Jessica Giannone, General Assignment Reporter-
Luisa Caycedo-Kimura is an English major at Southern, currently applying to MFA programs in poetry. Along with four other undergraduates, she has been selected as a 2011 Connecticut Student Poet by the Connecticut Poetry Circuit, and her poems have been included in writing curricula. Luisa’s work has been published or is upcoming in Connecticut Review, San Pedro River Review and Folio. She has received First Place in the 2010 SCSU Poetry Contest and Honorable Mention in the 2010 Folio Poetry Contest. Luisa hopes to teach at the university level.
1) What sparked your interest for poetry, and when?
Answer: I’ve always loved the way words sound when put together properly. I also love the effective use of imagery and the nuances in meanings that writers can create. However, I never really thought I could be a poet. I started attending SCSU in the fall of 2009 because I wanted to write fiction. That fall I took a poetry writing class with Professor Will Hochman, because the fiction classes were all closed. I think I fell in love with poetry that first week.
2) How long have you been writing?
Answer: I’ve probably done some sort of writing on and off throughout my life, but I had never taken a creative writing class until the fall of 2009 when I took that first poetry class at SCSU.
3) What are your long-term goals?
Answer: My primary goal is to impact people’s lives through writing and teaching. I hope to write for the rest of my life, and to teach at the university level.
4) How do you plan to achieve those goals?
Answer: I applied to various MFA programs. Right now I’m waiting to hear from them. Several people have recently suggested that I consider getting a PhD, but whether I get an MFA or a PhD, my aim is to continue to grow as a writer and a teacher, to learn as much as I can, and be the best writer and professor that I can be.
5) What have been some challenges, and how did you overcome them?
Answer: The 2009-2010 school year was a very difficult year for me emotionally. The most difficult [event] for me, though, was the death of my mother, who was, and continues to be, the most important person in my life. To make matters worse, I had to fly down to Florida to make arrangements and attend her funeral that fall during the week when I had to take midterms. What I found was that professors can be very accommodating if you act responsibly. I kept in touch with them by e-mail while I was in Florida, and tried to make up the work as soon as I could when I got back. As far as the emotional challenges are concerned, that’s one of the advantages of being a writer. I can take all these adversities and turn them into art. My mother has shown up in a lot of my writing, and will likely continue to do so. I guess you can either wallow in your sorrow and let it interfere with your life, or you can write about it. I recommend the latter, even if at times wallowing may seem very tempting.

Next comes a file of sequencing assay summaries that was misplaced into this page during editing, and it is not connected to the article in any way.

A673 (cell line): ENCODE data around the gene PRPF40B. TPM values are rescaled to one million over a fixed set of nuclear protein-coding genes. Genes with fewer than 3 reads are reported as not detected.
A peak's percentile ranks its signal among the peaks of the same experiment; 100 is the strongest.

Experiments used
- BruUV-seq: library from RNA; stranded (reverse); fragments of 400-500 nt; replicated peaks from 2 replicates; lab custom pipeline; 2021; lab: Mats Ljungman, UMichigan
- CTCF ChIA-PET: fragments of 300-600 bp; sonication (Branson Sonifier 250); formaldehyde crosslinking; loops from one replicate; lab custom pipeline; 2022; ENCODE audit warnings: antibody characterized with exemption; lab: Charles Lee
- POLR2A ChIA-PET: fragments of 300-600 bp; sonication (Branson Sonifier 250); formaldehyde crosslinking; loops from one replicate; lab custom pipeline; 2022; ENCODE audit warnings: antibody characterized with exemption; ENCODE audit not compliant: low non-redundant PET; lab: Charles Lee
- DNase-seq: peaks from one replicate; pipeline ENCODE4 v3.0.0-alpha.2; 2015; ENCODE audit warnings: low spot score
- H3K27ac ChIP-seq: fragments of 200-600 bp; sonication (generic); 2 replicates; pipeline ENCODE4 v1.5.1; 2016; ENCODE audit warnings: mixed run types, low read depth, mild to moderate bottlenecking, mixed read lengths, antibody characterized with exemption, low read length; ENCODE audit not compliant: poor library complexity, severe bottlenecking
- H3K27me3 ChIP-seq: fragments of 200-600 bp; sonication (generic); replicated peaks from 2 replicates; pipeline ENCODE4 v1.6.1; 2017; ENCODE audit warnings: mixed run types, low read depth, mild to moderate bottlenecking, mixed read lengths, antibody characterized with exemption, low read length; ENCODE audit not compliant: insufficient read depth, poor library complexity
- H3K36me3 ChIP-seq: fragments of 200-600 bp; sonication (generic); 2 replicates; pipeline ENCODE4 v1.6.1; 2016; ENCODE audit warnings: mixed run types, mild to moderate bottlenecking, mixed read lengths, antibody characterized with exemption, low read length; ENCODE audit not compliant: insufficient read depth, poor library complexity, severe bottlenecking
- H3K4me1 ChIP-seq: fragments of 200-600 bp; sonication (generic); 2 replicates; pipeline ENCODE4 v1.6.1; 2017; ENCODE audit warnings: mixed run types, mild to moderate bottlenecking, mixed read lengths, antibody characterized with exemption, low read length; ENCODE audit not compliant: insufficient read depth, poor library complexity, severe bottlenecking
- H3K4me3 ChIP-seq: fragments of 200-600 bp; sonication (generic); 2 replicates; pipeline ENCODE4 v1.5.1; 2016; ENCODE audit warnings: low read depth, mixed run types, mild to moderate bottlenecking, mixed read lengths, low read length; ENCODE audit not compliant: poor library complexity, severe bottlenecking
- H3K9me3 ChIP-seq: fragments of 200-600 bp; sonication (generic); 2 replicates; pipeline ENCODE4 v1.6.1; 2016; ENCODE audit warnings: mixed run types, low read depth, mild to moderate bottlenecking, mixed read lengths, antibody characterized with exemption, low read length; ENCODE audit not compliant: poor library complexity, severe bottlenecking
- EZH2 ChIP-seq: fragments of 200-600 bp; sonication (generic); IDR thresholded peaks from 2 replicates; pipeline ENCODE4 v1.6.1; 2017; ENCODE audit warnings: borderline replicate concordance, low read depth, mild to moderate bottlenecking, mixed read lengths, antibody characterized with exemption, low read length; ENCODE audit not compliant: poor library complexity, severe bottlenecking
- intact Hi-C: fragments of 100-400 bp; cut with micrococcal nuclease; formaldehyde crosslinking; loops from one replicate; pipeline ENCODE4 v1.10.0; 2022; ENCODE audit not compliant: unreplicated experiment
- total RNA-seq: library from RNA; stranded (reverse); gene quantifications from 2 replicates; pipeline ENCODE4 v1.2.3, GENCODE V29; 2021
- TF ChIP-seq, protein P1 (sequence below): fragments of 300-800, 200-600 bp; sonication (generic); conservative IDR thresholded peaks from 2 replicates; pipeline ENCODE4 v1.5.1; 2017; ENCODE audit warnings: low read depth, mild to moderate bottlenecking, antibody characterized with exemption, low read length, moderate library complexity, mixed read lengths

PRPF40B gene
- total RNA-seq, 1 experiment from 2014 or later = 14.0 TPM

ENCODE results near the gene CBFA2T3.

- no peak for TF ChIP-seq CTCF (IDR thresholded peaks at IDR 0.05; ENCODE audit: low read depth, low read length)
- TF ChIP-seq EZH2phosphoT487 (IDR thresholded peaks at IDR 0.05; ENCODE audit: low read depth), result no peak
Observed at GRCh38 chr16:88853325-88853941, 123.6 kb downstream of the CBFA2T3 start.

6) How do you juggle school life with your goals as a poet?
Answer: At SCSU I have taken courses for the specific purpose of growing as a writer. So it really hasn’t been a matter of juggling school life and my goals as a poet, but rather, my schooling has helped me grow as a poet and as a writer in general.
7) How do you think your words impact people?
Answer: I think different people are impacted differently, depending on who they are, what their experiences are and whether they just hear the poems once, or read them several times on the page. It’s easy to miss many of the subtle nuances and deeper meanings that may be available when one reads it several times. What I hope to do, however, is to touch people’s lives and maybe open up their worlds to new thoughts and new experiences.
8) Are there any poets you are inspired by?
Answer: There are many poets who inspire me—male and female, American and foreign. If I had to single out some poets as inspiration, I would say that the poets that I covered in that independent study are the ones who perhaps inspire me most, especially Federico Garcia Lorca and Pablo Neruda, although my writing is different from theirs. I am, however, greatly influenced by Colombian folk music. So much of the language is very poetic and absolutely beautiful, and sends me right to the page.
9) What have you learned from your experiences in college and participating in poetry contests?
Answer: One great thing that I have learned at SCSU is how encouraging and helpful professors can be. It is amazing how much a professor who cares about teaching will go out of his or her way to help a student who wants to learn. Of course, as a student, you also need to be willing to work hard. I enter [contests] because I believe they help me achieve my ultimate goal. But whether I win or lose, I try not to let that affect me. Yes, it does feel good to win, but I can’t let my writing be affected by contests. I just need to be true to myself.
10) What would your advice be to other writers?
Answer: My advice to other writers would be to enter contests, with the caveat that they should not be discouraged if they lose, especially if it is just one person who is judging. It’s the same as with publication. There are a number of reasons why you could get rejected. But it is still important to try.
11) Looking back on your accomplishments, what advice would you give for students aspiring for personal achievements?
Answer: Follow your passion and go after it full-force. Everyone always has an opinion about what one should be or do, but you can only be truly successful if you are true to yourself.